GRE Verbal Tips

GRE Verbal Tips

When considering colleges and universities to apply for, you also need to consider various entrance exams to gain entry into these colleges and universities. It is never too early to start preparing for them and using GRE verbal tips, as they can be one of the most important tests of your life. The Graduate Record Examinations (GRE) is one such test.

There are two types of GRE tests:

  1. The GRE General Test. This test examines: verbal reasoning, numerical reasoning, writing skills, and critical thinking skills.
  2. The GRE Subject Test. The subject test measures achievement in eight subject areas (e.g. biology, chemistry, literature in English, and psychology) (ETS, 2009).

Vocabulary knowledge is particularly important in each of the GRE tests. A large part of the tests depend directly upon your word knowledge. Indirectly, however, much like any test, your knowledge of word meanings can make or break a test. To be able to answer questions, you must understand what is being asked. This comes down to understanding word meanings.

Tips for the Verbal Component of the GRE

Robbins (2009) suggests the following GRE verbal tips to assist participants with the verbal component of the GRE:

In the sentence completion part of the verbal section you should:

  • Fill in the sentence prior to looking at your choice of answers;
  • Take your time and look at all the answers before choosing;
  • Be aware of the negative words in a sentence (such as not). They can easily confuse; and,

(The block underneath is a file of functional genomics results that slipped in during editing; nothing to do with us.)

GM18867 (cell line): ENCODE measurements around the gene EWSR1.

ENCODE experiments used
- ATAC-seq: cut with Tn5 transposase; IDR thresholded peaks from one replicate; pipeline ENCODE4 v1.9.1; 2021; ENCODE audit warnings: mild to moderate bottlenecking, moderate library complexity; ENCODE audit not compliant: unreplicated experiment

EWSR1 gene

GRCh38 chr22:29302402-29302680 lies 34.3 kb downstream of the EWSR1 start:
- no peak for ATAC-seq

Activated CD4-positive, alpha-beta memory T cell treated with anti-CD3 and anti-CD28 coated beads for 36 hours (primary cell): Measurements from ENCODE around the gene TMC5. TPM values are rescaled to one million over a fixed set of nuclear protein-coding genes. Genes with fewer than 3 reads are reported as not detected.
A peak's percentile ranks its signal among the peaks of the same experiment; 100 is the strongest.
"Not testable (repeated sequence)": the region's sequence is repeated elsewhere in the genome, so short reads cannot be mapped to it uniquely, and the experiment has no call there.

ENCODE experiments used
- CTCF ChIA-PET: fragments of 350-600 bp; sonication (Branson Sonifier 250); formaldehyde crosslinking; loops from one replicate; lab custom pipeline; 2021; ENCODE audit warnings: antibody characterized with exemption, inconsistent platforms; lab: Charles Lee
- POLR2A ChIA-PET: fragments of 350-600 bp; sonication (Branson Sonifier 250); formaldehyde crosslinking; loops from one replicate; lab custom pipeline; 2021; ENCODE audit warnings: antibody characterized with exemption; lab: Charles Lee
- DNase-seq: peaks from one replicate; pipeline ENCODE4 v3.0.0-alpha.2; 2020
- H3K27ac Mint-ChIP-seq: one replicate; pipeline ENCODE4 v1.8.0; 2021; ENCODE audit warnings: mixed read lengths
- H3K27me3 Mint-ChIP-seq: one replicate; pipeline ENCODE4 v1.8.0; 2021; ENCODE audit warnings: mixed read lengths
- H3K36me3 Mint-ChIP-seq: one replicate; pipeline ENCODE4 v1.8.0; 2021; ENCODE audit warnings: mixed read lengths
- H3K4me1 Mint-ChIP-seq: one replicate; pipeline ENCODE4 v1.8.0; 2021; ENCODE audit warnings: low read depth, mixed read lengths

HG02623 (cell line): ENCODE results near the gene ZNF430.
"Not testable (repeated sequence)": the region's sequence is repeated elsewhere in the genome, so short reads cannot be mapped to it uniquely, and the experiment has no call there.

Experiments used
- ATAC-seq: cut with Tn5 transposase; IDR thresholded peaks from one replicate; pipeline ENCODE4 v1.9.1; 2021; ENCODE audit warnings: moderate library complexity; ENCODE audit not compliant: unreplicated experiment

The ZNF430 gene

• Consider words with roots and affixes if you encounter an unknown word.

In the analogy part of the verbal section of the GRE:

  • Try using the two capitalized words in a sentence to see if they are similar;
  • Look for the words that are definitely incorrect. Rule them out straightaway;
  • Think about different word meanings for the words;
  • If you encounter an unknown word, think back to whether you have heard it spoken in an expression. This might help with the meaning; and,
  • Apparent, eye-catching answers may be in there to lead you up the garden path. Be aware.

The antonym section of the verbal section of the GRE:

  • Word parts may signpost word meanings (such as roots and affixes);
  • Many words have different meanings in different contexts. If no antonym seems right, consider different meanings of the word;
  • Straight after you read the word, consider a word that has an opposite meaning. Only then look at all the words thoroughly.

The reading comprehension part of the verbal section of the GRE:

  • Only provide answers that have been formed from the information provided;
  • Focus, in particular, upon the beginning and end sentences in the paragraphs;
  • Complete parts of the test that you know before you answer unknown questions.

References ETS (Educational Testing Service) 2009, GRE – Graduate Records Examination, viewed 17 February, 2009.
Robbins, J. 2009, GRE Test Tips and Techniques – Test Tactics and Sectional Strategies for the GRE, viewed 17 February, 2009.